The only way through is boldness. Jacob claims to be Esau. For whatever reason, Isaac appears to accept this. However, a niggling question remains. If the voice is different, but the hands convince differently, how did Esau return so quickly? Sight and its absence does affect the sense of passing time. Jacob quickly substitutes the luck of Isaac’s G*D for the practical planning of Rebekah.

A third, fifth, and sixth test rise with the senses of touch and smell. Between them, another test of truth—“Are you truly Esau?” Along with a kid’s skin, the taste of the stew, and Esau’s odor deep within his clothes (Febreze is also a long way off)—the lie holds.

Finally, Isaac offers his blessing. The one blessed, Jacob, is formally invested with power over his brother. The heel-grabber has stomped on the one who had opened his way.

The text does not explain who might be Isaac’s other sons as it only records his relationship with Rebekah and Esau.

G*D blessed Abraham to be a blessing, and G*D would curse those who troubled Abraham (12:1-3). The G*D of Abraham blessed Isaac for Abraham’s sake (26:24). Now Isaac passes on more than he had received and Jacob receives the gift of having those who bless him be blessed and those who curse him be cursed. This is a precursor to his encounter with a ladder and a wrestling opponent and the blessings attendant in the dark of night.

Mission Accomplished! Attentive Readers remain suspicious of “Happily Ever After!”

Genesis 27:1–17

27 1 When Isaac was old and his eyes grew too dim to see, he called in Esau, his elder son, and said to him, “My son!”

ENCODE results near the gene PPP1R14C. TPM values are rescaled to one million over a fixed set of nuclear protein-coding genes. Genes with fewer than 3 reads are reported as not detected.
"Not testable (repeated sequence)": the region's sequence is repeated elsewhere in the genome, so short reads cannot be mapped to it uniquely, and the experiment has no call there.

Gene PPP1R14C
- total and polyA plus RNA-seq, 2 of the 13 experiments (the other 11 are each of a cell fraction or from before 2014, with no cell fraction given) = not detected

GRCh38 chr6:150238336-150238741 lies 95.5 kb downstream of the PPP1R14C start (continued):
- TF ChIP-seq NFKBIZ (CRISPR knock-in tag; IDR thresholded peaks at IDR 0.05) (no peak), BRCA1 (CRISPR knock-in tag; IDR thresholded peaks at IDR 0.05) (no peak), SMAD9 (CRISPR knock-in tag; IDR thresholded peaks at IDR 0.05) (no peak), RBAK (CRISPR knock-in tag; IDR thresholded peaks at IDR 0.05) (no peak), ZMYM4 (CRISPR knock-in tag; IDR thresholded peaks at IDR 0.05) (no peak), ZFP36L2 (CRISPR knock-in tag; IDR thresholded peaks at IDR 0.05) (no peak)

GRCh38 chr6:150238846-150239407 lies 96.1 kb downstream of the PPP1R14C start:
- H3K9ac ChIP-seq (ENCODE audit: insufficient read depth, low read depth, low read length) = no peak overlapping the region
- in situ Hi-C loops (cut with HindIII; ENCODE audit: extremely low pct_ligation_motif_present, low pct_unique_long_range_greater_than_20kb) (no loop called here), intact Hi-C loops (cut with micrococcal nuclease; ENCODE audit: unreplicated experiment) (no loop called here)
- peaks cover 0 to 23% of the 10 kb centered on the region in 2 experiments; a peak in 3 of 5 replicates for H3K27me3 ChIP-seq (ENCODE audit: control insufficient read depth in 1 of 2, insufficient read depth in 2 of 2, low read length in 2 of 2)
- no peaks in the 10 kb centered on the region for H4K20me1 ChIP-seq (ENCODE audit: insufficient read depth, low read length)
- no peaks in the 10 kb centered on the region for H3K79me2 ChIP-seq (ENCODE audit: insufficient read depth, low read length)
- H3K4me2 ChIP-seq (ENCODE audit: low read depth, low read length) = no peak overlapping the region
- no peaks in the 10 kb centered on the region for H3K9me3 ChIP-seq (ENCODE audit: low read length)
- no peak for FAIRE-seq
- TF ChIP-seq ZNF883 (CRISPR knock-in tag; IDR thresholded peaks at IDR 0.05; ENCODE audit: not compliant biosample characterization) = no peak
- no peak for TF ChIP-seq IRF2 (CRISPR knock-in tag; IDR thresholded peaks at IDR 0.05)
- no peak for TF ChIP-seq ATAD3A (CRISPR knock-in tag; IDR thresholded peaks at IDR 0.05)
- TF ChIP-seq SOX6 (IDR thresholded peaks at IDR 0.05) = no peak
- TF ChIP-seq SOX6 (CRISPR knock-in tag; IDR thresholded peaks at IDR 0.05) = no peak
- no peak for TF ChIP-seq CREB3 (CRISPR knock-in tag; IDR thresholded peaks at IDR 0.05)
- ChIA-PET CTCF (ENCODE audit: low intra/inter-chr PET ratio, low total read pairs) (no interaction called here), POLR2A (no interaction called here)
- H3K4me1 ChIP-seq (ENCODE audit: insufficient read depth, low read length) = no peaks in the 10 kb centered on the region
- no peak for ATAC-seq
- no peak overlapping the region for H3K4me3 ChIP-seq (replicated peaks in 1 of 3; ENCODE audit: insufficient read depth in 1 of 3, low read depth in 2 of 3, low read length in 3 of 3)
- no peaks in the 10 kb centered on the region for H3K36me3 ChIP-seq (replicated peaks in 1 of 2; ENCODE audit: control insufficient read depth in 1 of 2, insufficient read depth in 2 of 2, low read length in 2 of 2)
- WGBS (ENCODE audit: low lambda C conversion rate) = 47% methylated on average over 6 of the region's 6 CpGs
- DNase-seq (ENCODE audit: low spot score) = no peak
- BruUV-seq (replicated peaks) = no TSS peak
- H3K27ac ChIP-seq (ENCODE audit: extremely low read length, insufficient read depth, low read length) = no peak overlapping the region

And Esau said, “Here I am.”
     Isaac said, “Look, I have grown old and do not know the day of my death. So now, take up your weapons, your quiver and bow, go out to the field, and hunt me down some game.Make me a dish that I love. Bring it to me, and I will eat so that I may give you my blessing before I die.”
     Now Rebekah was listening as Isaac spoke to Esau, his son. When Esau went out to the field to hunt game to bring back, Rebekah said to Jacob, her son, “I was listening as Isaac spoke to Esau your brother, ‘Bring me some game and make me a delicacy so that I can eat and bless you before YHWH before I die.’ Now, my son, listen to my voice, to what I command you. Go to the flock and take me two choice goat kids so I can prepare them as the delicious dish your father loves. 10 You shall bring it to your father, and he will eat so that he may bless you before he dies.”
     11 Jacob said to Rebekah his mother, “In truth, Esau, my brother, is a hairy man, and I am smooth-skinned. 12 Perhaps my father will feel me, and I will be like a trickster in his eyes. Will I not bring a curse on me instead of a blessing?”
     13 His mother said to him, “Let your curse be upon me, my son. Just listen to my voice; go and bring them for me.” 14 And he went and brought them to his mother, and his mother made the delicious dish such as his father loved. 15 Rebekah took the garments of Esau, her elder son, that were in her house, and she put them on Jacob, her younger son. 16 She put the skins of the kids on his hands and the smooth part of his neck. 17 Then she placed the dish and the bread she had made in the hand of Jacob, her son.


After an interlude of an earlier time in Isaac’s life, we return to the heart of the story and an elderly, blind Isaac aware of an impending death that turns out to be some way off.